Parkinson and Tremor
Tremor comes in 2 main varieties, action tremors and resting tremors which are seen in Parkinson. Action tremor is a high frequency, low amplitude tremor notice more when doing something like trying to write or eat, or use your hands for fine motor skills. Resting Tremor is a low frequency, high amplitude tremor that is more pronounced when inactive. Action tremor usually is passed down in the family. We treat action tremors with medication and if medications are not working or are not tolerated another option is deep brain stimulation (DBS)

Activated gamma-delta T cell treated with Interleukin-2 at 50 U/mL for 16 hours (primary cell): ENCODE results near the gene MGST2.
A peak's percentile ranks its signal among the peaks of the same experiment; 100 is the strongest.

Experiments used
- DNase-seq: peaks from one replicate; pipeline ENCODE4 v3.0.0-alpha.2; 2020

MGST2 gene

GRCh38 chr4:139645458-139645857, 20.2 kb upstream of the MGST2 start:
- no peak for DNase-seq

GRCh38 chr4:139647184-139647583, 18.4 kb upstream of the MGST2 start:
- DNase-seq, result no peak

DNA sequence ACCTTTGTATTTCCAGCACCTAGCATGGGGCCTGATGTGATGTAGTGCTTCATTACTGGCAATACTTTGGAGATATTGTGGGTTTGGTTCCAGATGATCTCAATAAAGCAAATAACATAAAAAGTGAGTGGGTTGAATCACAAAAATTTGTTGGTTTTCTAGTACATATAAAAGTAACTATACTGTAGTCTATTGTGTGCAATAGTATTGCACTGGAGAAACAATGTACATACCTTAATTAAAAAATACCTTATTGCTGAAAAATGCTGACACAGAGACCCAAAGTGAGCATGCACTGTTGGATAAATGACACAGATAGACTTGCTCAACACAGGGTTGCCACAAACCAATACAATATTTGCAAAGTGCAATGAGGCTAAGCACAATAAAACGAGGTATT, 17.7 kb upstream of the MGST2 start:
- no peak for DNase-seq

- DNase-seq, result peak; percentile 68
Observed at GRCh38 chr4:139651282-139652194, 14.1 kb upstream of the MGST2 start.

Parkinsons is a neurodegenerative condition that has four cardinal features: resting tremor, lack of spontaneous movement, rigidity, and problems with walking, usually a slow shuffling gait, with spontaneous retropulsion and decreased arm swing. There are a number of medications that can be used to treat the symptoms of Parkinsons. As patients age the condition tends to progress, requiring adjustments of the medications. Physical activity and exercise have been shown to be beneficial in Parkinsons. If medications are not working well or if there is intolerance to them, then patients can also be a candidate for deep brain stimulation (DBS). A related condition Lewy Body is more associated with memory issues and frequently can have benign visual hallucinations, these patients tend to be sensitive to medications.